When it comes to getting to the heart of the issue, one word springs to mind: change. This was the main reason for CREST’s workshop; to establish and discuss ways to actually make a difference. The collective ideas of how to go about this were:

Raise Awareness
Change Industry Perception
Offer Support
Inspire (Promote Role Models and Ambassadors)
Removing Barriers for Entry

Getting the Message?
To conclude, the group pondered what messaging should be used to effectively target women, and one thing that unanimously stood out was that any messaging must validate a young girl’s interest in STEM.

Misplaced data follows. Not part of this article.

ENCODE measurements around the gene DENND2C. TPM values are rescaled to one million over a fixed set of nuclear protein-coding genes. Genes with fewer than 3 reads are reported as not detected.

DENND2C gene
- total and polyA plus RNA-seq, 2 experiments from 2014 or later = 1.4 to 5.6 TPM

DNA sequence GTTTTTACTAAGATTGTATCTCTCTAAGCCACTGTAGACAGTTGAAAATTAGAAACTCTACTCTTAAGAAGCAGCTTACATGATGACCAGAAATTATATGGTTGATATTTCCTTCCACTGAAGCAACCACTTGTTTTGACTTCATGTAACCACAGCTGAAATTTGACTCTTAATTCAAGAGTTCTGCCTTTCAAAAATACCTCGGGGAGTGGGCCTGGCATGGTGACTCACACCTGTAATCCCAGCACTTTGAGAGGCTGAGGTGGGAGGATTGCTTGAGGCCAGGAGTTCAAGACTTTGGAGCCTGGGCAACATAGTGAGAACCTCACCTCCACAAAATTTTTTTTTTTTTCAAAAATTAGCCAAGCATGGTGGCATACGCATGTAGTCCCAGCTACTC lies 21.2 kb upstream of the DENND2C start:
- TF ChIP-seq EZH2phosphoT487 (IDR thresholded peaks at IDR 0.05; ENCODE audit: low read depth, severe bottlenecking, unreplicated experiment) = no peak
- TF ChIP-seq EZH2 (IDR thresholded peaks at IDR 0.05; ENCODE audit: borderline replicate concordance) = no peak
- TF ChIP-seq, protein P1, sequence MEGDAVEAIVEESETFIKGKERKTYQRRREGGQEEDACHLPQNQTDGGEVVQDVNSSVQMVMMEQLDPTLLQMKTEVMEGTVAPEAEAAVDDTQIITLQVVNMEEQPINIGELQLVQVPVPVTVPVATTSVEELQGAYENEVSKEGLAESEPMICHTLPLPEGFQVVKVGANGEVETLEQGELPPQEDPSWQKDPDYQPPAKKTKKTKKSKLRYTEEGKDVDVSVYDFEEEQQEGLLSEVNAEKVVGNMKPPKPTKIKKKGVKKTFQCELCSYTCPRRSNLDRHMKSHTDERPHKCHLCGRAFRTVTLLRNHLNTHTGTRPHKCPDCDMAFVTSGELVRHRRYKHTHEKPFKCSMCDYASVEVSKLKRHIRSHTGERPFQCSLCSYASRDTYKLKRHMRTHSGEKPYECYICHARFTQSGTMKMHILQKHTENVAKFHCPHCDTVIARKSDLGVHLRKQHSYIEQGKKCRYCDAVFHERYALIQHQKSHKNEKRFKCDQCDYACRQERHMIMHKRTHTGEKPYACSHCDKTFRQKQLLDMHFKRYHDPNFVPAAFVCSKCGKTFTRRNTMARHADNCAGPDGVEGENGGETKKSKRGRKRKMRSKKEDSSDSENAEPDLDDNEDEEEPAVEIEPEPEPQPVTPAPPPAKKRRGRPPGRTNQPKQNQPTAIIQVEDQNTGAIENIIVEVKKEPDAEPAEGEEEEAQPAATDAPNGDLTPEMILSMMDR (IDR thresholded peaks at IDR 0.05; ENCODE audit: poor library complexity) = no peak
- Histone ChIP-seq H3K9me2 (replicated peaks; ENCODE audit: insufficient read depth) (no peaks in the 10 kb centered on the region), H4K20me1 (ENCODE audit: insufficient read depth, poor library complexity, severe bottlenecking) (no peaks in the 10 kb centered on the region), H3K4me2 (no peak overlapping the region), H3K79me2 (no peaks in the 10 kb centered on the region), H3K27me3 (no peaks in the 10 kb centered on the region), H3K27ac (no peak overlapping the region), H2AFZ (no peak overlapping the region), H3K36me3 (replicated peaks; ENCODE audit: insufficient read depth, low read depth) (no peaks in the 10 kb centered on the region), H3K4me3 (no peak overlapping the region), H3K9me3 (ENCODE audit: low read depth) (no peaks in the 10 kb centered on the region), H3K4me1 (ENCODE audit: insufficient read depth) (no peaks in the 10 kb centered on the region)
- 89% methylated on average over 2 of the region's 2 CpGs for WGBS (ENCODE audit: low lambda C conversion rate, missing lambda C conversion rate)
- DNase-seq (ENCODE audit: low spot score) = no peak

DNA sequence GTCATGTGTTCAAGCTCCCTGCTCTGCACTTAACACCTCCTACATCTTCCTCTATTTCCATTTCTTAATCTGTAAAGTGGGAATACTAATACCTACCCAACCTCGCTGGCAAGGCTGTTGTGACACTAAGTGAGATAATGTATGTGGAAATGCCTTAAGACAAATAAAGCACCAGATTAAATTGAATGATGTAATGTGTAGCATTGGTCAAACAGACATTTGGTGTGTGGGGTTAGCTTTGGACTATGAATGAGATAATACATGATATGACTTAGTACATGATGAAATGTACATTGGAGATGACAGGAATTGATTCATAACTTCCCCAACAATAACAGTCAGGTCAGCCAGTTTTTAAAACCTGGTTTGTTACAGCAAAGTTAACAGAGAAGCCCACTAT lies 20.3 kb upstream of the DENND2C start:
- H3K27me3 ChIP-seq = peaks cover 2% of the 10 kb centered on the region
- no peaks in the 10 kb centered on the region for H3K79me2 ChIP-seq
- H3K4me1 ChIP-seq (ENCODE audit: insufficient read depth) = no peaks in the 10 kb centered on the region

A particularly popular strategy was the use of well-known/celebrity role models and ambassadors to engage girls – particularly at the secondary school and graduate level.

Likewise, TV and radio campaigns, print advertising, social media campaigns, and online adverts were all put forward as ideas for getting the message out there, whilst the value of intimate networking and face-to-face time was also not overlooked.

“We need to tell girls what they can bring to the party and contextualize why this industry is so suited to women,” one attendee said, who argued that the language used to convey this message is crucial. “The key is telling girls they can do whatever they want to do.”

Selling the purpose of the industry is also important, the group agreed. “It’s about fighting cybercrime, it’s innovative, it’s interesting, and let’s not forget to point out that it’s well paid, and a career for life.”